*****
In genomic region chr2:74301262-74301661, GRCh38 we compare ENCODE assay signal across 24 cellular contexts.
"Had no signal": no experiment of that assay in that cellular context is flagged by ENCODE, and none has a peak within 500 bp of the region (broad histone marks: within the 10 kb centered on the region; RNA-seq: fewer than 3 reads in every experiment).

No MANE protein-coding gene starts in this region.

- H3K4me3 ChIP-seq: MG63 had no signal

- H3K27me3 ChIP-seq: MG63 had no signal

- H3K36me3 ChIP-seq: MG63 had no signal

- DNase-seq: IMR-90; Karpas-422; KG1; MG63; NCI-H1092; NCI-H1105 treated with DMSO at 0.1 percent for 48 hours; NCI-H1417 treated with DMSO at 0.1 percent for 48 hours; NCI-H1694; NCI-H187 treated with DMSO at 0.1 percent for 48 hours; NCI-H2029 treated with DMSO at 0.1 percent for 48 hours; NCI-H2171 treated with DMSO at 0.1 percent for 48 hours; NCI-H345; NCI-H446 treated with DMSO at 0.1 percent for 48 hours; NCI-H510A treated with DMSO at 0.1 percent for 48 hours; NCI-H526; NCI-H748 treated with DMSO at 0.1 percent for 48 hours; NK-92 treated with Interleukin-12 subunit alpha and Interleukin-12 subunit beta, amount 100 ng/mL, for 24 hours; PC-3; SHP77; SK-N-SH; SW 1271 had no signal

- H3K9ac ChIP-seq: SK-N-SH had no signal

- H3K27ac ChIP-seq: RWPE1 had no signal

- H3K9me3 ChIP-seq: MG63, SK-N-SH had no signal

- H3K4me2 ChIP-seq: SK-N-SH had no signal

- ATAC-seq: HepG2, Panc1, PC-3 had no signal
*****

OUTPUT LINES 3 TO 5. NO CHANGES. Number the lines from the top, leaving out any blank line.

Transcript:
No MANE protein-coding gene starts in this region.

- H3K4me3 ChIP-seq: MG63 had no signal

- H3K27me3 ChIP-seq: MG63 had no signal